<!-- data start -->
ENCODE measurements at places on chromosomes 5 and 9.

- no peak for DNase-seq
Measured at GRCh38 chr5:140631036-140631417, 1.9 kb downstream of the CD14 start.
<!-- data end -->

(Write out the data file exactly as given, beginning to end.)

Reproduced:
ENCODE measurements at places on chromosomes 5 and 9.

- no peak for DNase-seq
Measured at GRCh38 chr5:140631036-140631417, 1.9 kb downstream of the CD14 start.